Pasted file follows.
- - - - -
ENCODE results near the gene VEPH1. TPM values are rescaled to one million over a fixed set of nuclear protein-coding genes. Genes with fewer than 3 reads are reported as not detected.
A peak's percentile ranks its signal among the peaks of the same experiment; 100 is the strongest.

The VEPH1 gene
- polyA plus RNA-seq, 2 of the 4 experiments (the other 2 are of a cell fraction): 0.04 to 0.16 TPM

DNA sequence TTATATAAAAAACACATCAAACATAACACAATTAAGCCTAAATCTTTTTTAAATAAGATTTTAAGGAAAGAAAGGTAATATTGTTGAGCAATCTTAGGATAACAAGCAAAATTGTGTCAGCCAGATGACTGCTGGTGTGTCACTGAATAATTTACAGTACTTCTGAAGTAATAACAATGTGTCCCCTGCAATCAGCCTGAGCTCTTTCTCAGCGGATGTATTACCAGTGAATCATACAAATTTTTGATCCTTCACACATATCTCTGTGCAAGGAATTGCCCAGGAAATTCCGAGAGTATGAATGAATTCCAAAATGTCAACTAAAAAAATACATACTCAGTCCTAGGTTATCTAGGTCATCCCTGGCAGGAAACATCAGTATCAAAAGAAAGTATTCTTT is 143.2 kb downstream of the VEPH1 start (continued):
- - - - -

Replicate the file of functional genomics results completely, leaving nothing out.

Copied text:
ENCODE results near the gene VEPH1. TPM values are rescaled to one million over a fixed set of nuclear protein-coding genes. Genes with fewer than 3 reads are reported as not detected.
A peak's percentile ranks its signal among the peaks of the same experiment; 100 is the strongest.

The VEPH1 gene
- polyA plus RNA-seq, 2 of the 4 experiments (the other 2 are of a cell fraction): 0.04 to 0.16 TPM

DNA sequence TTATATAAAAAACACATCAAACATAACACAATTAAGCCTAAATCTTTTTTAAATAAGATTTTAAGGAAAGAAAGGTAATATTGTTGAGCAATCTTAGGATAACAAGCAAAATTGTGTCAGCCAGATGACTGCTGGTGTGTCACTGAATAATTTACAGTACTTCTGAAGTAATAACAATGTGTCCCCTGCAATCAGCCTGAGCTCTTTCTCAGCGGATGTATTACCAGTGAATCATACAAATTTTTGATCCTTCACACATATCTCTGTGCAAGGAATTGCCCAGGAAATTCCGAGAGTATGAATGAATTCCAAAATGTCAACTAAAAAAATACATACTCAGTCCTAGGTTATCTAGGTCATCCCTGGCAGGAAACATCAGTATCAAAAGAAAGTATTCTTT is 143.2 kb downstream of the VEPH1 start (continued):